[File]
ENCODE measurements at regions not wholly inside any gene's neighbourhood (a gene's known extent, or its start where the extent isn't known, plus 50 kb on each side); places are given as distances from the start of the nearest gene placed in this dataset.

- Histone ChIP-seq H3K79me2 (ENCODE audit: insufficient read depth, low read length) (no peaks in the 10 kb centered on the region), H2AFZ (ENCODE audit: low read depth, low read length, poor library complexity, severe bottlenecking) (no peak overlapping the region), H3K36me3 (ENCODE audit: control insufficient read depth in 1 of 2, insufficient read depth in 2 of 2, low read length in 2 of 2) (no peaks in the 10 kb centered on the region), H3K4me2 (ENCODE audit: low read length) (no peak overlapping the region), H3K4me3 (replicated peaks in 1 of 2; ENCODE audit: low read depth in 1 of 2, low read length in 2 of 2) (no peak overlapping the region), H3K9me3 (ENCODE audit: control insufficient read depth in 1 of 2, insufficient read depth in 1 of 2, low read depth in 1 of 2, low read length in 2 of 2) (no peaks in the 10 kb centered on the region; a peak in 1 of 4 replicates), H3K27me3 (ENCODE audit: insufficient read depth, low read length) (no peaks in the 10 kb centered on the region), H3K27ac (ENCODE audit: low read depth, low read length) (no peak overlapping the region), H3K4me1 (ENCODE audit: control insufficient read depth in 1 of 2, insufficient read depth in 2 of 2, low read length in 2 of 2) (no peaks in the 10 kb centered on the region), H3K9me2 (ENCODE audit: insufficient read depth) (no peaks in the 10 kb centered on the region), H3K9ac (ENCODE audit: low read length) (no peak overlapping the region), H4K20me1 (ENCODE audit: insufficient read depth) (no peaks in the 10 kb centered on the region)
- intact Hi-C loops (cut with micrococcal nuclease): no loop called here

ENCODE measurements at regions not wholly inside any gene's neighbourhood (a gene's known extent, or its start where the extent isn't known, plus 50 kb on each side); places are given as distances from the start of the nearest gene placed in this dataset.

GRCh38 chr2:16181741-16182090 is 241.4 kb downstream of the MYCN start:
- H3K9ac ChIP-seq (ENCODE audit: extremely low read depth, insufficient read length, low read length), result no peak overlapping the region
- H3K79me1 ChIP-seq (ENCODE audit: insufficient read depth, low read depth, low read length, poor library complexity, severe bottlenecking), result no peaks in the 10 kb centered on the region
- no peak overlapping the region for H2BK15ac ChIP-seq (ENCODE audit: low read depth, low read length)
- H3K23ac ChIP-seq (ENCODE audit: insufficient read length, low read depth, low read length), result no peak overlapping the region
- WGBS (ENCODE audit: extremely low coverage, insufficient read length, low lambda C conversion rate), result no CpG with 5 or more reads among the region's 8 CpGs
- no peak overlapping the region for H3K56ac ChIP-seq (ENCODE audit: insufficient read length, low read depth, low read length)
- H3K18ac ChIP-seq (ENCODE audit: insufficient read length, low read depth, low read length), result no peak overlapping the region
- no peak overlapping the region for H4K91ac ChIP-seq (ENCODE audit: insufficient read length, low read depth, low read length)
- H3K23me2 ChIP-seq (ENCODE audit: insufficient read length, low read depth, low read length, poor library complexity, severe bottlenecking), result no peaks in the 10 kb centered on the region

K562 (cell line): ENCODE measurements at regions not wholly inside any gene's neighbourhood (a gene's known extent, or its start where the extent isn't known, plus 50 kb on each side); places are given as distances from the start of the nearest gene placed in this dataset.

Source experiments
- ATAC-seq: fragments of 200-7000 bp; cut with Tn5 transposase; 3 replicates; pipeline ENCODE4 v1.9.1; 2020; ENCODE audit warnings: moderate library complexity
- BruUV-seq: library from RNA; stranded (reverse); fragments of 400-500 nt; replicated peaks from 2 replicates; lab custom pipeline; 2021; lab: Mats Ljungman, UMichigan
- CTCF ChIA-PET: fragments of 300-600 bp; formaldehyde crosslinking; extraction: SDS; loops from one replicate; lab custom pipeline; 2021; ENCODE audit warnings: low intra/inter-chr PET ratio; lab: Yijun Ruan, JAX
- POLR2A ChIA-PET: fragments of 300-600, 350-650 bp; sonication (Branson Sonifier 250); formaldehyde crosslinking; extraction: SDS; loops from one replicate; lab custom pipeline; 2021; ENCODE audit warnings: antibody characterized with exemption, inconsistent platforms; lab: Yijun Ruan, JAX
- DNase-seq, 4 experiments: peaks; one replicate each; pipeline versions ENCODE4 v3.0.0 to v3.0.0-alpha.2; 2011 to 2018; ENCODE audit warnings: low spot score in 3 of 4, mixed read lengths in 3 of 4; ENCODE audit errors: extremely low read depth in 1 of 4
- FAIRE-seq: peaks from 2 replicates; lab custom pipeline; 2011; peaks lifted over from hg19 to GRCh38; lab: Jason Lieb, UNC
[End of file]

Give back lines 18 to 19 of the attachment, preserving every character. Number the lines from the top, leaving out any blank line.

- BruUV-seq: library from RNA; stranded (reverse); fragments of 400-500 nt; replicated peaks from 2 replicates; lab custom pipeline; 2021; lab: Mats Ljungman, UMichigan
- CTCF ChIA-PET: fragments of 300-600 bp; formaldehyde crosslinking; extraction: SDS; loops from one replicate; lab custom pipeline; 2021; ENCODE audit warnings: low intra/inter-chr PET ratio; lab: Yijun Ruan, JAX